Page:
Linda: Jill, what excites you the most about dreams?
Jill: What interests me is their potential for transforming how we experience life; what we believe and think, how we feel and what we do with our lives. Dreaming gives us an alternate world to explore which functions according to related and yet different laws.
Linda: When did you first become involved in dreams?
Jill: My involvement with dreams began with a nightmare I had when I was four years old. In waking life, while he was driving, my father always used to run a car wheel off the shoulder of the road and it would terrify me. I thought we would go off into the marsh. In the dream I'm in the car with my parents. My father's driving, my mother's in the front seat and I'm in the back seat. In the dream that's what happens. We go off into the marsh and the car starts sinking. I wake up as the mud is going into my nose, ears and eyes. After my parents and I had responded to the dream the best that we knew how, I was still gripped with terror when I reentered my bedroom to return to sleep. I knew that we had not resolved the dream. I vowed that I would find out the connection between waking and dream reality.
This launched countless experiments testing theories that I had encountered. Many years of frustration and ignorant effort finally gave way to a breakthrough which occurred during a dream joumaling and analysis assignment for class while I was studying philosophy and creative writing. I connected a few dreams to issues in my waking life and began to get some progress in my dreamwork. From that point on I studied everything I could get my hands on and tried to apply what I learned to my dreamlife. That took me through Gestalt, defining symbols, finding puns and making associations to symbols, noticing compensation, archetypes and mandala imagery. I attended seminars and did dream reenactment, took workshops and expressed my dreams artistically.
It was in Ken Keizer's Gestalt group, when I was 27 years old, that I finally worked on my four year old dream. I discovered that the child felt helpless, was afraid of dying and afraid of going to hell. Being "saved" didn't help because I still lost out on life. My four year old self didn't trust her parents or God. When I finally allowed myself to die, I found that it was okay and the energy from that dream was released.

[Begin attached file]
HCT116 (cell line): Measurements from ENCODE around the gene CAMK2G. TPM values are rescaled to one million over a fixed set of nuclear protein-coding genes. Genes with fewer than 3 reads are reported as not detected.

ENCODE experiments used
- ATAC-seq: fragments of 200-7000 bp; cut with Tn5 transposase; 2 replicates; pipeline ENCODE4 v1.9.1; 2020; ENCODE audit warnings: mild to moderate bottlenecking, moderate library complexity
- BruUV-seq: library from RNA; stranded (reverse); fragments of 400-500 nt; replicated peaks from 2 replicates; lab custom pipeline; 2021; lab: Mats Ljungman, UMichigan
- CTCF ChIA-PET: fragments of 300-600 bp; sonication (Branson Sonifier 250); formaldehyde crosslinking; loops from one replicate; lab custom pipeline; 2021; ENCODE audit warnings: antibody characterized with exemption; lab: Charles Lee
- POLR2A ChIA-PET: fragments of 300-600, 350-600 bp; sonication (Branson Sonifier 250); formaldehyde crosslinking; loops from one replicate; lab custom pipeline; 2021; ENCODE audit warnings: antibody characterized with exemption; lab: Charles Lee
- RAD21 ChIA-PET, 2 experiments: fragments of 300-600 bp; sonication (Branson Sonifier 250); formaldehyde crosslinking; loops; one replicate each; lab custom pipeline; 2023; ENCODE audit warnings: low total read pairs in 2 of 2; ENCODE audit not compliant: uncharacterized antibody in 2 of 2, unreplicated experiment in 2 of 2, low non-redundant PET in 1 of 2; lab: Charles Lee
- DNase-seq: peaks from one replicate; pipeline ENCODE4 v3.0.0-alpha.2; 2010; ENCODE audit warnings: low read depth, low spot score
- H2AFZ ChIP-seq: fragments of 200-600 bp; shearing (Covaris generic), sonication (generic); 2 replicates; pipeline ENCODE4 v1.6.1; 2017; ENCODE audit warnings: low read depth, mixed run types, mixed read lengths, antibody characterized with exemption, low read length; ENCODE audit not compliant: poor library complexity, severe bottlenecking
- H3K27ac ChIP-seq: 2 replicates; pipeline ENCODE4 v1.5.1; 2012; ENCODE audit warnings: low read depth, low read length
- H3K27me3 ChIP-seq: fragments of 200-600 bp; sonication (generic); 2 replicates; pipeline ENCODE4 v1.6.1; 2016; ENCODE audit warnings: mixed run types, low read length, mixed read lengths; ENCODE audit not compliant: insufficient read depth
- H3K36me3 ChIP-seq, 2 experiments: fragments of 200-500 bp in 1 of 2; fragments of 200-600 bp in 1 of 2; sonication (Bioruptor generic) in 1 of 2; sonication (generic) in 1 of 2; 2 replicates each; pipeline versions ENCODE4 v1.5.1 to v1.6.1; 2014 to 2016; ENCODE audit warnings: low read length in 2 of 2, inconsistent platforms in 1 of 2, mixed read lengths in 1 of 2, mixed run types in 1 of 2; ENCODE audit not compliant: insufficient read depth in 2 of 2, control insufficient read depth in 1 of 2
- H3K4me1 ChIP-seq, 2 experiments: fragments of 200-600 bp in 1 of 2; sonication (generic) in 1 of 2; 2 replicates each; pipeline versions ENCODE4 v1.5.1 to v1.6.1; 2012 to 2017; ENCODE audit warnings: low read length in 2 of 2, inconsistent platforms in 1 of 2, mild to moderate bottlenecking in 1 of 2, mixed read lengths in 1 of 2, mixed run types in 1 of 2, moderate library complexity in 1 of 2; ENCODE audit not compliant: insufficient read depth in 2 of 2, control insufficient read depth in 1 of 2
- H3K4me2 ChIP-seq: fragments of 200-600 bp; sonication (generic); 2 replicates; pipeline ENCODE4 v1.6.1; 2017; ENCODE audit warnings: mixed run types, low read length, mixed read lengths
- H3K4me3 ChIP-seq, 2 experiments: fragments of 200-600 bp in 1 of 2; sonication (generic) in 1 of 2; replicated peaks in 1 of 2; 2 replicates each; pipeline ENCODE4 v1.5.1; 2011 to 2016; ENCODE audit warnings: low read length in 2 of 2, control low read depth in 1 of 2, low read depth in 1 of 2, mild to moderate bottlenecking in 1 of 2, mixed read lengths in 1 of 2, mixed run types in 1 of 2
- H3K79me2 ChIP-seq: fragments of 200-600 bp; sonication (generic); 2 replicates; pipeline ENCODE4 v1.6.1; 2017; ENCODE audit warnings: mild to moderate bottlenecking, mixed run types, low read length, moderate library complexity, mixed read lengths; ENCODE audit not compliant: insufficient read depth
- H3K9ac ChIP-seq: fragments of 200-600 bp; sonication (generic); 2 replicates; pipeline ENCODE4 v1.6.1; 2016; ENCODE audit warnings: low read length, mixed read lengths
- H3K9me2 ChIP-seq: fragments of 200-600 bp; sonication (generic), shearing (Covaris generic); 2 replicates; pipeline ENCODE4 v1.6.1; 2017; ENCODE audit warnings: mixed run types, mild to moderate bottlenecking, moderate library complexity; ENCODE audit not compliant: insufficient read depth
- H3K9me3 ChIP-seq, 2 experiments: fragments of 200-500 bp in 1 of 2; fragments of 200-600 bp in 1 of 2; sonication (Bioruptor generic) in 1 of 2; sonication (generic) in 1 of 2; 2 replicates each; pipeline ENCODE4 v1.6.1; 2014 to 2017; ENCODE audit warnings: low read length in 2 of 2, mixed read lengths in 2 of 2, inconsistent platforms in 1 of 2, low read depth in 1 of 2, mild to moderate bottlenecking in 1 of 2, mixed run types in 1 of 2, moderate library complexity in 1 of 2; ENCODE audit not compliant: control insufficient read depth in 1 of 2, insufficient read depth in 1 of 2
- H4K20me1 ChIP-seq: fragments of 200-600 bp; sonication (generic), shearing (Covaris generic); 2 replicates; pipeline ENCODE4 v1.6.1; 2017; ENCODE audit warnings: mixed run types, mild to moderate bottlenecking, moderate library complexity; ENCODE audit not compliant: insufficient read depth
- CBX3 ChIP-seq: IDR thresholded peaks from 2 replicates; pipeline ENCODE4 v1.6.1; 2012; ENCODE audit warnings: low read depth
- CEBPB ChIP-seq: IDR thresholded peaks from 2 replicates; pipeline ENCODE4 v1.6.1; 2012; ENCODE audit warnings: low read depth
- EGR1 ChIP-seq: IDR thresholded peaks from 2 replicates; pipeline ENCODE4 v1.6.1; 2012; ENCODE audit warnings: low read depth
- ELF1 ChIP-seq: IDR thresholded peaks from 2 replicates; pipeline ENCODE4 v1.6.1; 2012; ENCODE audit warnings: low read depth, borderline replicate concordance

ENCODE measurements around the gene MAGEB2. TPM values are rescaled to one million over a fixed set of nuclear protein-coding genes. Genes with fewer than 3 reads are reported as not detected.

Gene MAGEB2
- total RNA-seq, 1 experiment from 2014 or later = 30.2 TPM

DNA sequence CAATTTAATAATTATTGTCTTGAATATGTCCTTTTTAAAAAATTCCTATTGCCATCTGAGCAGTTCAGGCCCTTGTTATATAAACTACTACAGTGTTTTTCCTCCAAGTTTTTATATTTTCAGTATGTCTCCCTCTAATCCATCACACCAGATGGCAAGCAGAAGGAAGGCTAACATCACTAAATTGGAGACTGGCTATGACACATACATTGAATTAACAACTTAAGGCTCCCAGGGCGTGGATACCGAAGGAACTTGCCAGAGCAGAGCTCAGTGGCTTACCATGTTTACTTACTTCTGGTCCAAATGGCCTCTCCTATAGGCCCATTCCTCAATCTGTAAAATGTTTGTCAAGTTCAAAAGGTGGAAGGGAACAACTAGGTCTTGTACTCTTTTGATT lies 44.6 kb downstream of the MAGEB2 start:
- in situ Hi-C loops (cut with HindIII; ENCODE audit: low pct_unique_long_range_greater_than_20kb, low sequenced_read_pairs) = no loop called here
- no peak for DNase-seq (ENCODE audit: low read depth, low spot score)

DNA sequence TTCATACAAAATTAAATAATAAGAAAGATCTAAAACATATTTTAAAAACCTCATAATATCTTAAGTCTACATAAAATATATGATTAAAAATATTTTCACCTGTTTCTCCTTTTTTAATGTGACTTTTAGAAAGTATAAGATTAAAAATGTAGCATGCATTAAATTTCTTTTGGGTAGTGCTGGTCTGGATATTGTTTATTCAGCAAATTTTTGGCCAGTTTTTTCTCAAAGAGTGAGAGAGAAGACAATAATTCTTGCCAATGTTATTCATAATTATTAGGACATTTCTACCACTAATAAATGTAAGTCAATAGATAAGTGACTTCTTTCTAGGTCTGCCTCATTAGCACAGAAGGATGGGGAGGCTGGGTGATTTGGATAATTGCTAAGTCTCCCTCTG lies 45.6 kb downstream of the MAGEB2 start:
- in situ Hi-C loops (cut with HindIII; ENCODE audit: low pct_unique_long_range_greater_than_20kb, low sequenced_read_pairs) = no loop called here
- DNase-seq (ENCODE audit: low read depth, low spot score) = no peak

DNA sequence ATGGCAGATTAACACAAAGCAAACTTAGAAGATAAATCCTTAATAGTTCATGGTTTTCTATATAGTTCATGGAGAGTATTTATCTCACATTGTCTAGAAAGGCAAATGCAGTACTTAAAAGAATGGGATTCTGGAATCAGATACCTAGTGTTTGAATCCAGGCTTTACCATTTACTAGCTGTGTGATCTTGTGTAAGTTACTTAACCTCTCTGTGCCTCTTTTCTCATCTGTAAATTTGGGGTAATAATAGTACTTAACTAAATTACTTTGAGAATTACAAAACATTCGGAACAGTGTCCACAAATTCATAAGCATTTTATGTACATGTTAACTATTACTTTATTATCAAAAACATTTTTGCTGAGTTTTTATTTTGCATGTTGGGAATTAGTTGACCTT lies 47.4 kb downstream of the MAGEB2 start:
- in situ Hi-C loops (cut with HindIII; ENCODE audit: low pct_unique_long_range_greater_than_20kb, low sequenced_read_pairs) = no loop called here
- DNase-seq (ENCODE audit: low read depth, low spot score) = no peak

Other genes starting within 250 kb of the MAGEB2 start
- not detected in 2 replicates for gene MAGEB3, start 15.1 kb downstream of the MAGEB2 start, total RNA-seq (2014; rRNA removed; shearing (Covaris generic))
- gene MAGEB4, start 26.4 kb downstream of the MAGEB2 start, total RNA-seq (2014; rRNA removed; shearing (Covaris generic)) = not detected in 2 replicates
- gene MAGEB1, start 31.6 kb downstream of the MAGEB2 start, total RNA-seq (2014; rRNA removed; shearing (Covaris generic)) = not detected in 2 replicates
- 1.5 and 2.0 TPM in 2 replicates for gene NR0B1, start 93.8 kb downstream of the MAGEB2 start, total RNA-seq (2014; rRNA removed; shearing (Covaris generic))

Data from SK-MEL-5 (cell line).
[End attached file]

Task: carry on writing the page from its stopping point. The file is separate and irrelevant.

Linda: At what point did you become interested in lucid dreaming?
Jill: About 10 years ago. I had been working with Senoi methods of within-the-dream dreamwork without actual lucidity. I had also been refining my recall, not only to increase the number of dreams I could remember a night, but also to improve my ability to observe the dream scene, to bring back exact shades of colors, numbers of individuals, and estimates of distance and size. With more dreams and details from each dream I was spending two to three hours just recording. I was ready for a new goal for my dream life.
I had no idea lucid dreaming was possible until I read Ann Faraday's book, Dream Power. I got very excited, expecting it would start happening right away, but it didn't. It took three months until I had my first lucid dream. That dream forecast how rich, wonderful and nurturing the discovery of lucid dreaming was going to prove in my dream life and in my waking life.
Linda: It impresses me that you could go out and find an academic curriculum that would allow you to write a thesis with such an extensive bibliography on lucid dreaming for your B.A.
Jill: It was tough. I had to pull a few strings to obtain a thesis advisor who would let me do it the way I wanted. Since there were no lucid dreamers on the staff of the psychology department at Dominican College at the time, I was very fortunate that Bob Shukraft, head of the department, agreed to advise me and trusted my judgment. I spent two years of energy and attention putting together the thesis, entitled, "Becoming a Lucid Dreamer."
Linda: Was it then that you started to become more aware of the larger dream community?
Jill: Somehow my confidence, probably through dreaming and a lot of other things, was raised enough that I went to the 1985 ASD conference as a panel presenter at the lucid dreaming symposium. Fred Olsen and I met at the conference and through him I apprenticed in reentry and reimaging and attended the first meeting of the San Francisco Bay Area Professional Dreamworkers' Group.